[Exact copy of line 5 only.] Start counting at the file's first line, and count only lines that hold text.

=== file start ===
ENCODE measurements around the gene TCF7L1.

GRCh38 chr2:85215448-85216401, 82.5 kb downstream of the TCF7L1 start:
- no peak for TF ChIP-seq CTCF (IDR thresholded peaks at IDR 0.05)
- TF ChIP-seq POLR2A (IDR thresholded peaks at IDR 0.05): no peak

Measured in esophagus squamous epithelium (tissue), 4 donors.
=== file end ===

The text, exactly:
Measured in esophagus squamous epithelium (tissue), 4 donors.